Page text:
Look at yourself in the mirror – don’t be scared at what you see – and say to you ‘I’m the cat’s whiskers!” I am the best thing that God ever created! We can be put down so easily and it is important that we have a proper affirmation of who we really are. In the world there are people called VIPs, they don’t stand in any queues and things like that. The bottom thing is remembering that you are a VSP – a very special person, and that God didn’t make a mistake creating you! You are the only one of your kind.

What sustained you during the difficult time of fighting apartheid and the hearings of the Truth and Reconciliation Commission, when you heard more than 20.000 individual stories of suffering and horror people experienced under apartheid?

Desmond Tutu: For me personally it has been to seek the times of quiet. There are so many noises around us and I personally need to seek the quiet to hear God and commune with him. I was trained as a priest in a convention and I stuck to the regiment of early devotion. So that is something I have practiced ever since I’ve become a priest and it has sustained me. And then there is the prayers of so many others which have sustained me. Without the prayers of so many who have offered prayer for me I could not have made it.

You have had a really remarkable life and a great impact on the nation’s history. If you could identify one thing that got you there – what would it be?

Desmond Tutu: I’ve got a hot line up! I’m not trying to be modest, but the fact of the matter is that when you stand out in a crowd it is only because you are being carried on the shoulders of others! If the people at home had repudiated me when I stood up told the nations of the world we need sanctions – where would I have been? Nothing! Nowhere! And I am so aware of how much I owe to others. I know that there are so many people praying for me!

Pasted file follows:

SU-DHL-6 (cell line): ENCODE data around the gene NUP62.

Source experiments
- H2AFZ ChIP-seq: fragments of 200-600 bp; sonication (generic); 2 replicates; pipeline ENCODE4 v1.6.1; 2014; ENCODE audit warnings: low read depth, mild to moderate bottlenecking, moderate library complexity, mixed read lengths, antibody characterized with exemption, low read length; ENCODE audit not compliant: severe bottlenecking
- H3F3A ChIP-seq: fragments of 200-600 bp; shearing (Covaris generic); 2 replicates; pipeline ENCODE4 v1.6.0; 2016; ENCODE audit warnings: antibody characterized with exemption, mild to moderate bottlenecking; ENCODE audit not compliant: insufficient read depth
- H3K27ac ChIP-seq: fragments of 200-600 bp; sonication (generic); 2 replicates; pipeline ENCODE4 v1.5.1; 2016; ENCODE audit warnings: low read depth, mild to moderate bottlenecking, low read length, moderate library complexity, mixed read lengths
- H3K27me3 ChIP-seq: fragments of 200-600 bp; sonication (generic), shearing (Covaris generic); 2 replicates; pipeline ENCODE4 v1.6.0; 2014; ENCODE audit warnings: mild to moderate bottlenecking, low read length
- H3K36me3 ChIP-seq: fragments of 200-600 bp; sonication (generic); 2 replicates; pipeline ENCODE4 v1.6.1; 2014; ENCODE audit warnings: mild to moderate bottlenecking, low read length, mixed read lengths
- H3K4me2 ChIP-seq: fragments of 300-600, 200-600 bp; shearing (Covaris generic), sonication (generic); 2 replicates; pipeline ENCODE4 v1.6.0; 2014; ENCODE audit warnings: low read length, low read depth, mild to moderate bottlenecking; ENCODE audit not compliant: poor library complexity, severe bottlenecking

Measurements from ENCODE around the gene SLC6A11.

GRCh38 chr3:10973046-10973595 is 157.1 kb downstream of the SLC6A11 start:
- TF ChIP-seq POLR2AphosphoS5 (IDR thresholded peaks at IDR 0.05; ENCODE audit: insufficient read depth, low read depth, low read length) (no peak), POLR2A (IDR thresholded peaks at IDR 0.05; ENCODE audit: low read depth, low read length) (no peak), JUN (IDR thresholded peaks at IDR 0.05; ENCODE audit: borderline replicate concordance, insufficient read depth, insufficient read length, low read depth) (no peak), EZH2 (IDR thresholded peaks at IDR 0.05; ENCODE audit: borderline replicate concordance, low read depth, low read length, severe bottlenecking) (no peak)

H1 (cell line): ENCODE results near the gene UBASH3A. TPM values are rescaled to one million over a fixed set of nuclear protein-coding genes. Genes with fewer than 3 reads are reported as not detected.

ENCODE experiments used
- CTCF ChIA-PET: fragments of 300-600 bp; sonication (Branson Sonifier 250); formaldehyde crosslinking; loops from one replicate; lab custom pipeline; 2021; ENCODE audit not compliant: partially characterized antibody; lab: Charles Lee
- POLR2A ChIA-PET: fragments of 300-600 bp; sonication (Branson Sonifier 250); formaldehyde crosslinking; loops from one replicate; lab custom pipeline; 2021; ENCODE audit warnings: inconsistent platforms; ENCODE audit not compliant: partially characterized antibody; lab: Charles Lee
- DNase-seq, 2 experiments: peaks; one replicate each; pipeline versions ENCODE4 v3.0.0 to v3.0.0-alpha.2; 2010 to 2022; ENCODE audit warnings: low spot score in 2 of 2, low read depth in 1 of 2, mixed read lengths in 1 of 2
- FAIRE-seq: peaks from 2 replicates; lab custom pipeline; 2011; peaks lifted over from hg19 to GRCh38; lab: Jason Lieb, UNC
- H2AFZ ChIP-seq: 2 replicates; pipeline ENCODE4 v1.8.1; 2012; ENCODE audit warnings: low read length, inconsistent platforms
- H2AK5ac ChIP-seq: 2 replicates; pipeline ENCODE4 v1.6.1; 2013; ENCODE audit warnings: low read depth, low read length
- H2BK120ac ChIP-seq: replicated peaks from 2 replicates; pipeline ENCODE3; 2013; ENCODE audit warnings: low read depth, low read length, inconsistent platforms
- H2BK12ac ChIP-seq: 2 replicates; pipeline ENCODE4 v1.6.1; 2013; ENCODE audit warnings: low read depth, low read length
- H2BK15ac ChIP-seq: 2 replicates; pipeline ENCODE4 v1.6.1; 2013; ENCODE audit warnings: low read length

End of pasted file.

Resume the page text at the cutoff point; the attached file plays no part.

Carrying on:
In public speaking they always say you should tell stories – I have one original story, and that’s the story of little light bulb. Light bulb was so full of himself, putting himself in the center and shining bright. One day someone unscrewed light bulb from the socket and put it on the table. Light bulb tried to shine as hard as he could – he tried. Light bulb went cold and black, because light bulb had forgotten that while he shone he was connected through these invisible wires to the dynamo! So when Tutu appears spectacular with a large nose in the front pages it is only because there are some fantastic people doing a great deal of praying! (Tutu giggles heartily)

What’s the funniest experience you have had?

Desmond Tutu: Ha, ha (Tutu laughs heartily) One of the funniest was when I was in San Francisco, walking the streets and minding my own business (as I always do! Tutu giggles), and all of a sudden a very vibrant woman came up to me and said, “Hello, archbishop Mandela!” It was kind of like getting two for the price of one!

What is your greatest piece of advice to the young generation?

Desmond Tutu:Dream dreams! Don’t be infected by the cynicism of the oldies. Believe that this world can become a better world, a world where there is room for everyone, a world where you have the capacity to include all and not be shaken and scared by the successes of others. Dream of a world where poverty is history, where everyone knows they have a place in God’s heart. Dream. Dream because you get to be adults too quickly and you forget your dreams. Dream.

Watch out for my next blog! I will share Desmond Tutu’s greatest life lesson and what helped him to walk out his destiny!